Engaging All 5 Senses of Your Customers
Think about the last store you visited that you recall “smelling” something. Was it the scent of coffee? Maybe a signature candle? Or possibly the smell – good or bad – the perfume a sales associate was wearing. Now imagine the last store you visited that left you visually pleased. Were you inspired by displays? Did you see products that were memorable? Possibly you saw something for the first time that you have never seen before?
Customers have five natural responses to everything in their lives, and that includes shopping. While there are exceptions, the majority of customers have five ways to be engaged – or disenchanted – by the stores they visit. Looking at the five senses below, consider how you can better support your customers in ALL areas.
Sight: Research shows that customers prefer open store layouts that allow for easy movement and visibility. To help achieve this, identify if your store is comfortable for anyone to walk around. Now imagine if they have a strolller, wheelchair, cane or other walking aid. Additionally, having well-lit, very attractive displays will engage customers to want to shop more. Your goal though sight is to capture their visual attention and keep it engaged in multiple ways without much challenge – if any – for them to enjoy. Remember that signage is a tool to aid you in appealing to this sense, so be sure to use it wisely.
Touch: Customers instinctively want to touch things. Creating an enviornment that encourages touch will allow your customers to get more engaged and ultimately, more likely to buy things. By experiencing products through touch, they will have a more personal connection. An example of this may be a dressing room to try on clothes, or simply a product available for hands on demonstration. Keeping products at eye level that welcome touch is also a good idea. For those things that demand restriction from touching, identify how customers should learn more about them – such as with an “ask an associate for assistance” sign. Another thought to consider is if your customers may have kids in tow. If this is a common occurrence, determine how you can keep the kids touching things other than your inventory. Having a basket of toys to engage with will keep kids happier – and parents shopping longer.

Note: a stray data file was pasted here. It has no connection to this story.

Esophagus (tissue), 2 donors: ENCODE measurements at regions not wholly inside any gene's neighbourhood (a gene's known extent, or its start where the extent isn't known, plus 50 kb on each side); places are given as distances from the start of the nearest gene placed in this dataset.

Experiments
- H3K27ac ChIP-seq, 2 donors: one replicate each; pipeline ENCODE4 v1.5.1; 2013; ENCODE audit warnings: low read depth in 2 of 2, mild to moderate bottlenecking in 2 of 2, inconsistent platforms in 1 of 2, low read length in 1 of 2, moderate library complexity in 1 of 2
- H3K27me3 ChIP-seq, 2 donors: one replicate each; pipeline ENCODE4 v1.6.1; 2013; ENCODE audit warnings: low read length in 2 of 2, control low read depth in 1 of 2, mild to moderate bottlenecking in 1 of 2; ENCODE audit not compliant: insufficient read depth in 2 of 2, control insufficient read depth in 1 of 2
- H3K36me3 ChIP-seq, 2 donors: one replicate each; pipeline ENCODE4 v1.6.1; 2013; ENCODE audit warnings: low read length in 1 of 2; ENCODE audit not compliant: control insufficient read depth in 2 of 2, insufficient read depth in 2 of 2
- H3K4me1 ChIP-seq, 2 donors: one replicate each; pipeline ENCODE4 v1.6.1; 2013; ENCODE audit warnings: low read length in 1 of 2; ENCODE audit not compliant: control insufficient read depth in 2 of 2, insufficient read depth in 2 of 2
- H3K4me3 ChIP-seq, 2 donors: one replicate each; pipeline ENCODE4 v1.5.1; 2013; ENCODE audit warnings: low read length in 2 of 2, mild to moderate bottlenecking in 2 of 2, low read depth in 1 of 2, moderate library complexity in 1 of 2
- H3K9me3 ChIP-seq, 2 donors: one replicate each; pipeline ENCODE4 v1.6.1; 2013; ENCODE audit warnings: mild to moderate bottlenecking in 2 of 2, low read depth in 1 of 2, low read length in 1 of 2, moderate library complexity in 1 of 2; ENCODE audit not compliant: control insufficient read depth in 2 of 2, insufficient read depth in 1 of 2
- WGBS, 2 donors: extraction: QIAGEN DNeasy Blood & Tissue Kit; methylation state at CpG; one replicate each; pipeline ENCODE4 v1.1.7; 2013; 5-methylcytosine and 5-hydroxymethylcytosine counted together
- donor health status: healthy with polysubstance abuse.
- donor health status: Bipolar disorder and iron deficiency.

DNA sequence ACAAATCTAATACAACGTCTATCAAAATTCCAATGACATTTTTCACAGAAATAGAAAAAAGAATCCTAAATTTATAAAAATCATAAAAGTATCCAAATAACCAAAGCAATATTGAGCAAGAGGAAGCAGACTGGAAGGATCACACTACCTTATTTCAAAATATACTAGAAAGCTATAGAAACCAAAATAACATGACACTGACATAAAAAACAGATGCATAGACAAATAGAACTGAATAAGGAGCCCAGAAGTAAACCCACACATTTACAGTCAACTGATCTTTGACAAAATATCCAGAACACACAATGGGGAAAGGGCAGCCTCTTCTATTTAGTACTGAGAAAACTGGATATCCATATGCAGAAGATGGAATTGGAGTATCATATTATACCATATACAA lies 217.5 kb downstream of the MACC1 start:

Sound: Whether it’s the sound of an employee chatting with her friend onthe phone, soft music in the background or nearby customers discussing what they want to buy, what consumers hear makes an impression. For all things you can control – such as store music or conversations employees may have – make sure it’s respectful, responsible and generally pleasing to all ears. Encourage you and your team to avoid discussing gossip or other frowned upon topics, and kkeep everything upbeat and positive. The music you choose should be neutrally accommodating to your customers, so consider the range of customers that come through your doors.
Smell: Aroma can be good… or bad. If you are a store that sells strong scented products, consider what you can do to neutralize your at large store environment. Of course, if the strong scent is generally perceived as positive – such as the smell of coffee, chocolate, cinnamon or vanilla, then you may be good to go. But for other scents, not everyone is a fan. Lillies, for example, may be a beautiful flower but many people respond negatively to their strong scent. One way to help control your store smell is to identify a signature scent that is a favorite among most crowds, then introduce this scent to your store. Pretty soon, your customers will begin associating you with that scent.
Taste: Not every store has opportunities to engage the taste-buds of their customers. But for those that do, your opportunities are endless. Have samples, provide more formal tastings and welcome vendors to come and have “bites” and more of their products for customers to enjoy. If you are a store without food to offer on a daily basis, consider having beverages available for your customers. Even a small glass of water can provoke taste.
Using these five senses as a checklist can help you achieve stronger customer experiences. And remember – you are a customer yourself. What do you enjoy from the stores you visit?